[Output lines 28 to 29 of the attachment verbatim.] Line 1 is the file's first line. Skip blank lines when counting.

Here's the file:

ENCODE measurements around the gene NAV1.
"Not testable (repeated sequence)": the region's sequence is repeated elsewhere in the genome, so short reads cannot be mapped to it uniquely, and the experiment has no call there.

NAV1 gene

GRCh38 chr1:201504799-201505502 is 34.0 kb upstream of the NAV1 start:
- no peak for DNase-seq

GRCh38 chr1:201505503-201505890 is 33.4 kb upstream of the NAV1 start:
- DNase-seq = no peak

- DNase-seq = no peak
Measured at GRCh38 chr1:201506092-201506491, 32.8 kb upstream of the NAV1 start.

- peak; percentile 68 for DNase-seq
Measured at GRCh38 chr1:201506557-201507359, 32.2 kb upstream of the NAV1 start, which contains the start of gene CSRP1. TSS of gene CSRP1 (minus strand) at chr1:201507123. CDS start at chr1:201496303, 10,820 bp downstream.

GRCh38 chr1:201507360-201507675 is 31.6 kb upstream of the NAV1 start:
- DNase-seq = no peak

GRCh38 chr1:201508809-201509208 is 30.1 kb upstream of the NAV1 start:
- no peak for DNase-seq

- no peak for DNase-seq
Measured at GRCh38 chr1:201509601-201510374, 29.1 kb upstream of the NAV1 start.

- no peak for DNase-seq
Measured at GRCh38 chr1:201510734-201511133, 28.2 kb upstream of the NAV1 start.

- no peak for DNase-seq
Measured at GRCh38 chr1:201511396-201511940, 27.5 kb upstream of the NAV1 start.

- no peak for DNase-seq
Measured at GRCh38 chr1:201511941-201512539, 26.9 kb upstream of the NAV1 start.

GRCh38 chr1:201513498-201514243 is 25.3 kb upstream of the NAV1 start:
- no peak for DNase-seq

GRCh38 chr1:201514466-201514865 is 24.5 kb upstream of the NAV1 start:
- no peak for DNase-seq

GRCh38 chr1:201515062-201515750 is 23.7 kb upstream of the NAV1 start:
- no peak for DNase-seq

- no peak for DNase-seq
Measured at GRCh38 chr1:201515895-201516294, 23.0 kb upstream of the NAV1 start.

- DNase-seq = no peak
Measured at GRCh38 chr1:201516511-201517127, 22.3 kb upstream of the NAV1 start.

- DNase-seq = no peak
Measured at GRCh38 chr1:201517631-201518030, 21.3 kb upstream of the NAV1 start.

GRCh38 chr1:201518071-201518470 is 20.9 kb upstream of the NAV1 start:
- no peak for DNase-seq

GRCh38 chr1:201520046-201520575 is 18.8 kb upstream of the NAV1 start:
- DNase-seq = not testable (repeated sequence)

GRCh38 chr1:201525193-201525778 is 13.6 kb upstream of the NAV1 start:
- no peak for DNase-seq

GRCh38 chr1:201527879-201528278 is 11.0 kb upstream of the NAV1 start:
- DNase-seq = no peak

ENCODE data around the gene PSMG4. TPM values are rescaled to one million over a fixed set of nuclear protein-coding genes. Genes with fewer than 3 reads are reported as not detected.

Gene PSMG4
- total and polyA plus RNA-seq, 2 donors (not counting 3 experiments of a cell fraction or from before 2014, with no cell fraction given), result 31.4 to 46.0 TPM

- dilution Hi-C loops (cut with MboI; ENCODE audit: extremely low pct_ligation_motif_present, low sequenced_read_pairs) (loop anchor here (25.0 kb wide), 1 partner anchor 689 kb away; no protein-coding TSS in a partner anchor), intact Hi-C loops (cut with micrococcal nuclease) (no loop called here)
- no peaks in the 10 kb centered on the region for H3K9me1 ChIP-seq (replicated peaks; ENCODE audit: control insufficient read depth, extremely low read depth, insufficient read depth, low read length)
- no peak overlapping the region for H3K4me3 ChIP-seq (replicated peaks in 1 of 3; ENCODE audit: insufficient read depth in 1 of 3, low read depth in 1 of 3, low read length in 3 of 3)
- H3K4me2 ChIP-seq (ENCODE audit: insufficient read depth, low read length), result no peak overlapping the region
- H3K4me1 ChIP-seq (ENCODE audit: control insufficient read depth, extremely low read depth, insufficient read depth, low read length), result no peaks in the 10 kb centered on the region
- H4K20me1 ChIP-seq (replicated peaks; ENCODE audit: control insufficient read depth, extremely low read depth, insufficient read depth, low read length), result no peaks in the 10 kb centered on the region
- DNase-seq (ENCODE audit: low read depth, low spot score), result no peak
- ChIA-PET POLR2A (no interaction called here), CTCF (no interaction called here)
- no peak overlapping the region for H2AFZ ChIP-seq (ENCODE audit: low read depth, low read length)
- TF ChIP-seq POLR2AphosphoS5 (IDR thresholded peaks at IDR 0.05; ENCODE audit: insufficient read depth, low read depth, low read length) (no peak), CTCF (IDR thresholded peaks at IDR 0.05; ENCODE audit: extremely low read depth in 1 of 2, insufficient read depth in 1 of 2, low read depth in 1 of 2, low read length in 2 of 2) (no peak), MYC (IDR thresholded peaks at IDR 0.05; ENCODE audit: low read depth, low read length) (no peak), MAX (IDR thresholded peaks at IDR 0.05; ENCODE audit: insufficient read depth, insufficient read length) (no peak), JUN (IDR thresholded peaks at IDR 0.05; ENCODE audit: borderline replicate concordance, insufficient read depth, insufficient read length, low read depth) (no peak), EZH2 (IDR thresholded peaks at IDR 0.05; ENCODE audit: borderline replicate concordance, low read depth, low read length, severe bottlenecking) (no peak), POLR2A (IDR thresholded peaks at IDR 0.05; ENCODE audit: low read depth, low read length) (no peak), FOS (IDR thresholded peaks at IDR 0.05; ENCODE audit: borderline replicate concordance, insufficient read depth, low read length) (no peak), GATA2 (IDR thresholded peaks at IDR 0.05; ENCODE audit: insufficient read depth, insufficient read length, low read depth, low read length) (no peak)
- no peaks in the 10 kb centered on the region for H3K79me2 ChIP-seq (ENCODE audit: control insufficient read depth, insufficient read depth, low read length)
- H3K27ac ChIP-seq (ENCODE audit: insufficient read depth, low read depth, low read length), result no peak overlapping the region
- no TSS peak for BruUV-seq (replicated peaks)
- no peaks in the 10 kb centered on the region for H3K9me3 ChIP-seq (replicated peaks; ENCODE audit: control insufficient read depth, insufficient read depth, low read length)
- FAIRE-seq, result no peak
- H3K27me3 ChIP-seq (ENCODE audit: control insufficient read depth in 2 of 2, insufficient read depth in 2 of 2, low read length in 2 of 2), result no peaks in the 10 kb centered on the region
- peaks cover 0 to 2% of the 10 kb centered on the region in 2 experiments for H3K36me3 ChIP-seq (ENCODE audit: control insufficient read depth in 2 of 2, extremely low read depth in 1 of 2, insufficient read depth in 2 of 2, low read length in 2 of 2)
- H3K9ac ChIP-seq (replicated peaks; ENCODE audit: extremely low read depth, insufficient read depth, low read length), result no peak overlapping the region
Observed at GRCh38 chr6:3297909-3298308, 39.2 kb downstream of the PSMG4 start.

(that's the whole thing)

GRCh38 chr1:201515062-201515750 is 23.7 kb upstream of the NAV1 start:
- no peak for DNase-seq